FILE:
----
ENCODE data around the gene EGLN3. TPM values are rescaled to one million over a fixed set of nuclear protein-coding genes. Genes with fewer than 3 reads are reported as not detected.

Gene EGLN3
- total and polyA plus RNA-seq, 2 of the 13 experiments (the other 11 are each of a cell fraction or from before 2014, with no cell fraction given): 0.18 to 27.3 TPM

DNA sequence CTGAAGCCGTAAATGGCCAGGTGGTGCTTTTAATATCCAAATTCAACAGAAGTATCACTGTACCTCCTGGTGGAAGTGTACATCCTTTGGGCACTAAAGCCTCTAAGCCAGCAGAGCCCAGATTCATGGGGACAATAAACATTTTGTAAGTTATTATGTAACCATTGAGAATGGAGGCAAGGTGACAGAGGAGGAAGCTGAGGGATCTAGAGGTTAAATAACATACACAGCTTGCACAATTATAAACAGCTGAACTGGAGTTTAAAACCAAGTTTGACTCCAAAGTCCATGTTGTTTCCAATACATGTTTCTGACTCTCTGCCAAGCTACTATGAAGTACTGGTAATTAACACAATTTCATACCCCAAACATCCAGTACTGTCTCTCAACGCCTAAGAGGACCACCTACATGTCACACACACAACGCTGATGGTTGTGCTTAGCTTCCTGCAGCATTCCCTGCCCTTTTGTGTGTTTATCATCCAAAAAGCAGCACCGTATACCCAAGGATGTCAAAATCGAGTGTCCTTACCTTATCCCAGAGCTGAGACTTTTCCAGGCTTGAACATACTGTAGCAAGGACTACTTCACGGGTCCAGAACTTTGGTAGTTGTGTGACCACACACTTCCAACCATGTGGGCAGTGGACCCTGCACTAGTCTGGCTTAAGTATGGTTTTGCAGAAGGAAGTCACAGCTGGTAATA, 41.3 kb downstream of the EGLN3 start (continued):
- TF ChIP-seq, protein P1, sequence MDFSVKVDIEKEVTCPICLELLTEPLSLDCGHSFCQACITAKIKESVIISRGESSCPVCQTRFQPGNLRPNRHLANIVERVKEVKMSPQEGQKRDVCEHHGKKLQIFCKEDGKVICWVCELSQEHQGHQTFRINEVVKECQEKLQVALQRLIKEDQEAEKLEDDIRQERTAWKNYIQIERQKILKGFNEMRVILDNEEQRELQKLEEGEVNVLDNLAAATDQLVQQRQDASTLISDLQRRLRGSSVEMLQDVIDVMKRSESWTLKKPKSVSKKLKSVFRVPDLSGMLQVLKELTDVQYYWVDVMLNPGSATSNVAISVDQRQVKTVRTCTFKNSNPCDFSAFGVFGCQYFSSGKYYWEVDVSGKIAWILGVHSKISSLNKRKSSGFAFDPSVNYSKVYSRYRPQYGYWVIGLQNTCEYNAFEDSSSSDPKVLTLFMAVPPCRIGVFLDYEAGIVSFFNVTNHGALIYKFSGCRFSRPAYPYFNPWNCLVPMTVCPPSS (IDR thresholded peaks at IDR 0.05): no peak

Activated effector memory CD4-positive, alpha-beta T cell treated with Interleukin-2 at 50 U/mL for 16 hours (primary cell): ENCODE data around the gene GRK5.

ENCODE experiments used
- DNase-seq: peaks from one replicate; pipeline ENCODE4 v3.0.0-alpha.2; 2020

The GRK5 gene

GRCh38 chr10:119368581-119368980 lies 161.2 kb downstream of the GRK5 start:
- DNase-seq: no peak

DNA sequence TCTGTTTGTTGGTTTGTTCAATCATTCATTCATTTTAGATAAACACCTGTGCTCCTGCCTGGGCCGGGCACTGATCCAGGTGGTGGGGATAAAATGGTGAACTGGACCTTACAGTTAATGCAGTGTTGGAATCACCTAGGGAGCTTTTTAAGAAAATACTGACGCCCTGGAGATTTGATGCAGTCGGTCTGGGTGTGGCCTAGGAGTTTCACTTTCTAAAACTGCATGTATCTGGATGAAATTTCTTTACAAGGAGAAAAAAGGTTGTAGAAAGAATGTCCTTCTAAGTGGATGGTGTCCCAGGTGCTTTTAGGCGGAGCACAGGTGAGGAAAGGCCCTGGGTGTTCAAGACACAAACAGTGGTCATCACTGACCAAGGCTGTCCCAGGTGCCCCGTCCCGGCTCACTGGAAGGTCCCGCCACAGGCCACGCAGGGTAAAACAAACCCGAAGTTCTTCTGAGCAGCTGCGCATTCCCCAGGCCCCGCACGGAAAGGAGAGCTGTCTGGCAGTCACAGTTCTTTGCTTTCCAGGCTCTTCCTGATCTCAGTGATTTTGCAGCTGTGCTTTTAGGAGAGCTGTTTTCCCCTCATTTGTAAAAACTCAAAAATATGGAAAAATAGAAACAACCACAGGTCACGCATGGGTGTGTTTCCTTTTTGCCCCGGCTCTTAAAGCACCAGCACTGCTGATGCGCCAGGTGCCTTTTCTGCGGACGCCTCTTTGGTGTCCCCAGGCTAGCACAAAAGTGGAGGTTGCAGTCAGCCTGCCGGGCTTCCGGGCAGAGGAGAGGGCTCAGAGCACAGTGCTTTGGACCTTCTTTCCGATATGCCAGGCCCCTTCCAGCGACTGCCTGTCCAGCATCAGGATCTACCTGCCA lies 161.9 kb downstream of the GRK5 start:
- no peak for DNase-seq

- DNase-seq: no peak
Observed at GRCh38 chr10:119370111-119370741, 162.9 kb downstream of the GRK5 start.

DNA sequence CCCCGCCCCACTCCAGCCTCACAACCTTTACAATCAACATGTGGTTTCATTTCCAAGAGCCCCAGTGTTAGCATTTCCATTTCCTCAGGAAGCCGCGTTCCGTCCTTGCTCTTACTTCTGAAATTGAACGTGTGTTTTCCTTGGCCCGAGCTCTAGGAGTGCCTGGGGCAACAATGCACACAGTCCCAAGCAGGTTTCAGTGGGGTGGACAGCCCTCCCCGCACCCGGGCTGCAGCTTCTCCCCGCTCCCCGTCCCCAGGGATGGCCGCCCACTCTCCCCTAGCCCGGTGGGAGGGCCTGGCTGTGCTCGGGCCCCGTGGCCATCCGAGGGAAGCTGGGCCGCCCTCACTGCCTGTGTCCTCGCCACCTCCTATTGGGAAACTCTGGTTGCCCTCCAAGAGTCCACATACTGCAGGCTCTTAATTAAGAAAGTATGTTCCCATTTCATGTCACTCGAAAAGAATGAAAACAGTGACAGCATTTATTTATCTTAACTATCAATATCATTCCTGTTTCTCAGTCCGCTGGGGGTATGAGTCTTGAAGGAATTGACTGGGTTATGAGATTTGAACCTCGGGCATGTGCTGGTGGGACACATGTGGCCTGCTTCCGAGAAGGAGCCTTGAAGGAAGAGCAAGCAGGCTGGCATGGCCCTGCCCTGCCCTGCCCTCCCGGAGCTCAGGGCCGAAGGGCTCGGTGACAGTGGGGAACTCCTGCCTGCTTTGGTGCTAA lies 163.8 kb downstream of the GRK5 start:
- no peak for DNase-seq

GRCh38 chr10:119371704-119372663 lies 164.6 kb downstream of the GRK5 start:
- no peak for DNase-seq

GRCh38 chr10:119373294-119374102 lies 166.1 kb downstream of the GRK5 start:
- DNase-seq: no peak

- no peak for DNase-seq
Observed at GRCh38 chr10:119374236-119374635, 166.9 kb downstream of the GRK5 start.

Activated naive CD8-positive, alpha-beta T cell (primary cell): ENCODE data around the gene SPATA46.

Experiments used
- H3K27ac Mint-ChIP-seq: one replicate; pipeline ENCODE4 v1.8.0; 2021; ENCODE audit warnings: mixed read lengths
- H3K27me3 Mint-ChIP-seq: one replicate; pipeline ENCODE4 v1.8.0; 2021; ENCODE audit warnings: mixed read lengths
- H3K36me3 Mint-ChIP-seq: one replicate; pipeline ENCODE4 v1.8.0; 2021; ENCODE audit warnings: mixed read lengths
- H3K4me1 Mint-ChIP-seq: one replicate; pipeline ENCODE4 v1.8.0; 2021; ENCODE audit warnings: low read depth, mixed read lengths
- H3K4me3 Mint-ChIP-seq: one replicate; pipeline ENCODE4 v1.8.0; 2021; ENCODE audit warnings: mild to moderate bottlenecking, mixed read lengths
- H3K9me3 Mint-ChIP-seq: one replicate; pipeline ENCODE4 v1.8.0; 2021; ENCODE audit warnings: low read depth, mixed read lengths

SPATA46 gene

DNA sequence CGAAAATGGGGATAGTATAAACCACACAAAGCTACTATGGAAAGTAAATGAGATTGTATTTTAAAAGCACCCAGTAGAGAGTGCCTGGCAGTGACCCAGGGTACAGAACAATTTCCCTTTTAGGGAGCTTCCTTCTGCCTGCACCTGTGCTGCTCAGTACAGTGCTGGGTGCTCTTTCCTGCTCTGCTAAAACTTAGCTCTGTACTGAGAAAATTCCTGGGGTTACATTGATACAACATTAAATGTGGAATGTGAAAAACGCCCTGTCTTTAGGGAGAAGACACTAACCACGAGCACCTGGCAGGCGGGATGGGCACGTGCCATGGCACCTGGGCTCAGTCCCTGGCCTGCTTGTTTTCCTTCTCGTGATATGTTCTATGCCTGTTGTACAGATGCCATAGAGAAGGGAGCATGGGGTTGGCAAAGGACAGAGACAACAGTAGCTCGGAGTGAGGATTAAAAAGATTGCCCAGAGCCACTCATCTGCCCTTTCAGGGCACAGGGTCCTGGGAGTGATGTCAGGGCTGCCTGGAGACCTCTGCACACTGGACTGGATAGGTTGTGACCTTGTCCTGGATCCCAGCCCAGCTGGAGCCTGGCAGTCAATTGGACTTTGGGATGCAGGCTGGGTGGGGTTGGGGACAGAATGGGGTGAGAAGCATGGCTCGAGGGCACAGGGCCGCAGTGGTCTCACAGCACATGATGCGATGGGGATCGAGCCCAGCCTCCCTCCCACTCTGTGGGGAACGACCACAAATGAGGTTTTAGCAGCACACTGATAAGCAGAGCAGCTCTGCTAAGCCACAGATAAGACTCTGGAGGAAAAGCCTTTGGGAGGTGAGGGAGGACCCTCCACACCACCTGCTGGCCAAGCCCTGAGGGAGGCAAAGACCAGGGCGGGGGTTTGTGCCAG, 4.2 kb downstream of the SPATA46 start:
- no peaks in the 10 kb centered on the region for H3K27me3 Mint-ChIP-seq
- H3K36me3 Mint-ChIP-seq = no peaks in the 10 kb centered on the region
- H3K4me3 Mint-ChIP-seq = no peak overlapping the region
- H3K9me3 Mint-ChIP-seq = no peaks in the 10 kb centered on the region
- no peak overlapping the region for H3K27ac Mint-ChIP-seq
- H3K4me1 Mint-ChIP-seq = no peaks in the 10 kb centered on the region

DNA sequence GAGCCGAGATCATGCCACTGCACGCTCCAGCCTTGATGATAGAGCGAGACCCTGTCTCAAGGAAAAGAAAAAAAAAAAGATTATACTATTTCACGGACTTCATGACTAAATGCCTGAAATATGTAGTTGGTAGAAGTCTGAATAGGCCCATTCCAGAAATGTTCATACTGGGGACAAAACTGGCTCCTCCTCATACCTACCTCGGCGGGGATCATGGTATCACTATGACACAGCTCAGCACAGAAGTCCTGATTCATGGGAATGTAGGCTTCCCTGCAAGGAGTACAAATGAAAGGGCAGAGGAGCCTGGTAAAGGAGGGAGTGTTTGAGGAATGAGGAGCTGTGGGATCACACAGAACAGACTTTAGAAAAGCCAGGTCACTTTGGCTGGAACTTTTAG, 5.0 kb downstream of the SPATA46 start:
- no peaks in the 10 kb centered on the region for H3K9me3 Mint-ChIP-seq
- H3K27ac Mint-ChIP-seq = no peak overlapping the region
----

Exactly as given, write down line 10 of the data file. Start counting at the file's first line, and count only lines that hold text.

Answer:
GRCh38 chr10:119368581-119368980 lies 161.2 kb downstream of the GRK5 start: